On Saturday, November 14, metalcore band August Burns Red celebrated 15 years since release of their debut studio album ‘Thrill Seeker’ with a special livestream performance of the full recording at Rock Lititz Studio near Lancaster, Pennsylvania.
Lighting designer David Summers turned to the effects options in Elation’s small yet mighty DARTZ 360 narrow-beam mover to light the event. New York-based rental company Squeek Lights supplied the fixtures.
August Burns Red is a Grammy-nominated metal band that has shown over the years that aggressive metalcore music and positive messaging can indeed coexist. Though filled with heavy guitar riffs and howling vocals, the band avoids the doom and gloom of many metal bands and instead urges listeners to better themselves and the world around them.
Following two days of rehearsals at the Squeek Lights shop, production moved to the Rock Lititz Studio and its state-of-the-art facilities, custom fit for touring professionals. Not only did Summers have to familiarize himself with an album that is 15 years old (he’s worked with the band for three years), he had to design for a multi-camera shoot rather than the more familiar live audience.
“There were five or six cameras plus a few GoPro’s so there were multiple shot angles to consider,” he states. “It’s very different doing it for cameras instead of a live audience. Many of the looks you are used to making for a live audience don’t translate well on camera. On a livestream, if not every light is aimed towards the camera then you’re going to miss most of the effects. I practiced with new lighting positions and ended up with positions I wouldn’t normally use on a touring show. It was a different approach but it turned out great.”
Summers placed 20 DARTZ 360 fixtures outrigged on 10 pipes on the ground, forming a semi-circle around the band. Fixtures worked from the top and bottom of each pipe, its 3-degree aperture forming an array of thin beams high and low for classic ACL looks.
Summers comments: “The DARTZ were the meat and potatoes and really the star of the show. As a programmer, when you get to the 12th or 15th song, you’ve generally had the light do everything possible, but with the DARTZ you have a handful of other tricks you can use that most lights don’t have so it makes programming a bunch of songs so much easier.”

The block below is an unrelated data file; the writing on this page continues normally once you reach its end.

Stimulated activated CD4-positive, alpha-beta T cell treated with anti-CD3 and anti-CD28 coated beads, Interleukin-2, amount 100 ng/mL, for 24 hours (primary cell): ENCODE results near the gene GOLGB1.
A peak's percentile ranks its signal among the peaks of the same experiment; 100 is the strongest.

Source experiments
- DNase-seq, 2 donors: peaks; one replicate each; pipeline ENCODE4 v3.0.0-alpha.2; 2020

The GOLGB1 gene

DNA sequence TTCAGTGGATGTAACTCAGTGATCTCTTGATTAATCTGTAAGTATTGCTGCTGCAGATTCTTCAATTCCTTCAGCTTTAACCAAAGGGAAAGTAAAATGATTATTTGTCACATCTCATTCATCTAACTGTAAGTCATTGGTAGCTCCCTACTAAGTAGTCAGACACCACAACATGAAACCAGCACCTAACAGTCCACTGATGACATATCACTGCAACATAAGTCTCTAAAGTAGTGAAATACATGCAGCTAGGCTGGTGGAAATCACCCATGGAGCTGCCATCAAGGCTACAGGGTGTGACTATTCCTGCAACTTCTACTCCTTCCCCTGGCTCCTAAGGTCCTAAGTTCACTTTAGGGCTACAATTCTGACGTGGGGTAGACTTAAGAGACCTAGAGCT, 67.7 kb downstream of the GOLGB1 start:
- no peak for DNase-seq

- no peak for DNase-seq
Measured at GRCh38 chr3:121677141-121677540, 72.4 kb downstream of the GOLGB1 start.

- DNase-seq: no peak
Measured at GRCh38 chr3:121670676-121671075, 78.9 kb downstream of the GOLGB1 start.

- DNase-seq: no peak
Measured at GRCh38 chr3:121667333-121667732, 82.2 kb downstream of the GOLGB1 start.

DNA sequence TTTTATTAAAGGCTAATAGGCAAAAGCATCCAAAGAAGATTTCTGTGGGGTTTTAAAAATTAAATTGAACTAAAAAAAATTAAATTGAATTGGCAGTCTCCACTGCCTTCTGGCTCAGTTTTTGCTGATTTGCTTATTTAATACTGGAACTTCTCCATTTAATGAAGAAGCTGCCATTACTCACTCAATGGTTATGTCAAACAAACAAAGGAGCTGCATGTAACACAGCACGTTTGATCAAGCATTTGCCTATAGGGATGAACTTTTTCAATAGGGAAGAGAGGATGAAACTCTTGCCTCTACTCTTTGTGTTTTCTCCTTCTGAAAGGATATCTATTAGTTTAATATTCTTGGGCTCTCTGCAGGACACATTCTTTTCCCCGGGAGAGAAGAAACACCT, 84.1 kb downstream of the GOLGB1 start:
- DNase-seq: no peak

The LD points to the fixture’s continuous 360° pan and tilt rotation as a good feature for an aggressive band like August Burns Red. “I can put 10 fixtures in an infinite pan to make a wide encompassing circle and then I’ll put the other 10 in a different staggered position with an infinite tilt. It’s a simple trick but that look alone is something that not many other fixtures can create.”
The designer dug into the fixture’s feature set to access other effects. Although he’s not usually one to incorporate much gobo shaking in his designs, he found the gobo shake with the DARTZ “satisfying,” an effect he used frequently during down-tempo moments, “even with the frost thrown in and focus zoomed all the way out.”
He created another unique look by dropping in a small gobo to produce multiple “needle beams” that look like a spider web.
“The DARTZ allows me to get those more intricate looks so you don’t feel like you’re looking at the same light for 15 songs. To have a fixture that is that dynamic and at that price point is incredible. I rented one set of lights but it looked like I had rented two!”
When it comes to color pallette, Summers says he is basically given carte blanche by the band but does get occasional input from guitarist JB Brubaker on visuals. “The DARTZ’s color mixing can create such unique colors like mint, a light lavender, a light amber.
The color control is great. I can create different shades that I mix to make looks unique so I don’t have to repeat the same color combo on any song.”
He adds that he incorporated ADJ Hex Panels as dedicated drum lights for drummer Matt Greiner, saying that anyone deep in the stage can get buried, like a drummer, especially on a livestream.
Like many in our industry, Summers has had little work on his plate since last March and says he has taken the downtime to reset mentally after years of being on the road. “It’s been an opportunity to be home and really be present after working at full speed for many years.” Still, he was glad to be working again.
“Working the livestream show made me very hungry to get back to it. Every day was a 16 or 18-hour day and I loved it!” Summers expresses his gratitude to Squeek Lights, who he says executed brilliantly on the project, especially lighting tech Steve Kosiba who did all the backend programming for the event.
The “Thrill Seeker” Anniversary Livestream sold so well it has prompted the band to hold a “Christmas Burns Red” livestream on December 12, a show that Summers promises will be even bigger. Tickets are only $15 and can be purchased here.
Text by Elation